On this weekend when we commemorate the civil rights legacy of Martin Luther King, Jr. I am reminded of Elijah Lovejoy, a Presbyterian minister and fellow Princeton graduate. Lovejoy’s curiosity led him from his native Maine to the West, St. Louis and Illinois. Nominally a pastor, his true passion was in newspapers. With the backing of other Presbyterians, Lovejoy started a paper, The St. Louis Observer. He began to publish editorials criticizing tobacco and alcohol, chief commodities in the port city of St. Louis. Then, in 1834 he began publishing editorials against slavery, another component of wealth and the status quo in the city. City leaders, including friends, urged him to tone down his writings against slavery. He persisted, until he was forced to resign.

A year later he was publishing a newspaper in Alton Illinois. There he urged readers and the state to pass anti-slavery laws. His writings and passion to see enslaved human beings freed was so disruptive, that less than a year after the paper was established, a mob attacked his press, burned the building and shot Lovejoy as he attempted to protect his printing press.

Lovejoy’s legacy is two-fold. After his death, his brother entered Illinois politics and helped pave the way for its growing role in the abolition movement. And in his famous Lyceum speech a year and a half after Lovejoy’s death, 28-year old Abraham Lincoln highlighted the editor and his viewpoints. 25-years later, President Abraham Lincoln would author the Emancipation Proclamation. A change that transformed our national community, and continues to disrupt us today as we encounter racism, distrust, fear and a desire for the status quo. 

No matter how people respond, curiosity changes us and changes the world. Faith in Christ is not about dogma and doctrine. Those tools, and they are simply that, tools, can become the calcified bludgeons of status quo mobs, just look at the Pharisees.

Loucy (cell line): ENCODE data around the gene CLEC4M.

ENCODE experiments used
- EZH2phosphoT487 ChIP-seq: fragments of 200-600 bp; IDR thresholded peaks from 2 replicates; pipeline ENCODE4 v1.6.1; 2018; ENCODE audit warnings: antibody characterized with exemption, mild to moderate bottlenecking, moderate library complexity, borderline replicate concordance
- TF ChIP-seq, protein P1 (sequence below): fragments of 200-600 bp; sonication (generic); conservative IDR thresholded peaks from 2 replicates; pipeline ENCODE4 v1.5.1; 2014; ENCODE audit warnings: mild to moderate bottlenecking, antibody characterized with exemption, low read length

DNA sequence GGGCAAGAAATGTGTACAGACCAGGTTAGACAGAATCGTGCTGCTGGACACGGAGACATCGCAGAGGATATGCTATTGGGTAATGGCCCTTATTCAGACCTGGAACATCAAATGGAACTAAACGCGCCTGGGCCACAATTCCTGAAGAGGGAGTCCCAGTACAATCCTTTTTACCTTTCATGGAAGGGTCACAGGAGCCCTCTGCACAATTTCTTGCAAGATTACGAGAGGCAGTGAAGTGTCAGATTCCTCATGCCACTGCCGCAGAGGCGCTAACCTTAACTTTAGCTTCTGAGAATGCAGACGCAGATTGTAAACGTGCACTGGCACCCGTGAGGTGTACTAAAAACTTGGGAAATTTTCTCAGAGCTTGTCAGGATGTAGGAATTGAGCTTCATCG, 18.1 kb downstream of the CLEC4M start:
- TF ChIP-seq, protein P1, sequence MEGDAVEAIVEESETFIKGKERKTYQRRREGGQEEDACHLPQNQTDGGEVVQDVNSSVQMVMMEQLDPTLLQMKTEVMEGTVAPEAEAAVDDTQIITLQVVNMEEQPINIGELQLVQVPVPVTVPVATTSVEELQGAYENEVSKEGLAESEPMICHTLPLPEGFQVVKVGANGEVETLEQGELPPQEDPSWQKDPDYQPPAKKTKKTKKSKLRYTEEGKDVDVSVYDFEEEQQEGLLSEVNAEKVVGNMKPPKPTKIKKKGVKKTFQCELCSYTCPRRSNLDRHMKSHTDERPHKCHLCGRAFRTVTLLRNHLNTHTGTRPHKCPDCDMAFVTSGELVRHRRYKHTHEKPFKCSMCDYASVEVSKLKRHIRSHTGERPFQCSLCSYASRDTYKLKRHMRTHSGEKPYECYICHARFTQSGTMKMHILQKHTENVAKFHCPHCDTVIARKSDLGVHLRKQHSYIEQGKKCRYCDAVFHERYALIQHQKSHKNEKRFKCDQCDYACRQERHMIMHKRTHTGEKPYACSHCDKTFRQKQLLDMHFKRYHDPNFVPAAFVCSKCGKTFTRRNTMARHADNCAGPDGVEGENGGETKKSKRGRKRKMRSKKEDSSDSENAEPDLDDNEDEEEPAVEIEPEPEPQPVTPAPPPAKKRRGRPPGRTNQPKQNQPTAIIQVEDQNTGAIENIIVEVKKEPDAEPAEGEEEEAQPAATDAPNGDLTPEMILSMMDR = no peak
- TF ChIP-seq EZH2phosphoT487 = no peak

It is rather our curiosity to come and see where Jesus leads us in relationship with him, with God and significantly, with each other, that is the touchstone of the faith that compels us forward.

Our questions of curiosity become “How does our community handle curiosity and the possibility of change? How have we seen curiosity lead to meaningful transformations in our selves or our community? How do we discern whether or not the path down which curiosity is leading us is a good path?

Our challenge, as people of faith, is to set aside that sense of parental annoyance with curiosity and let it take us where Jesus leads. How will you answer each of these questions? Will you answer it with desire for the safety of the status quo, or with the gift God has given you of unbridled curiosity?

The end of today’s story has the disciples brought fully into the community where new names are given and they commit their lives to being in the world differently. Not every path we encounter must be travelled, but being open to new paths at all times is a must, if we are to grow in faith. Perhaps again, that is why Jesus said, “let the children come unto me…” for they approach with unbridled curiosity. Would that we could do the same.